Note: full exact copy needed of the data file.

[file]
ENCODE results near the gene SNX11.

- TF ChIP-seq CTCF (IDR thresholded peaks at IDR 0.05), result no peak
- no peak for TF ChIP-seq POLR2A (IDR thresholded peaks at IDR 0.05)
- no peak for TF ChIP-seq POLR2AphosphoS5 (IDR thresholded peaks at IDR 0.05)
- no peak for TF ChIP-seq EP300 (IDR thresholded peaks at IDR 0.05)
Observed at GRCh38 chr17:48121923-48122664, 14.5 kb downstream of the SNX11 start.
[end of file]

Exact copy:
ENCODE results near the gene SNX11.

- TF ChIP-seq CTCF (IDR thresholded peaks at IDR 0.05), result no peak
- no peak for TF ChIP-seq POLR2A (IDR thresholded peaks at IDR 0.05)
- no peak for TF ChIP-seq POLR2AphosphoS5 (IDR thresholded peaks at IDR 0.05)
- no peak for TF ChIP-seq EP300 (IDR thresholded peaks at IDR 0.05)
Observed at GRCh38 chr17:48121923-48122664, 14.5 kb downstream of the SNX11 start.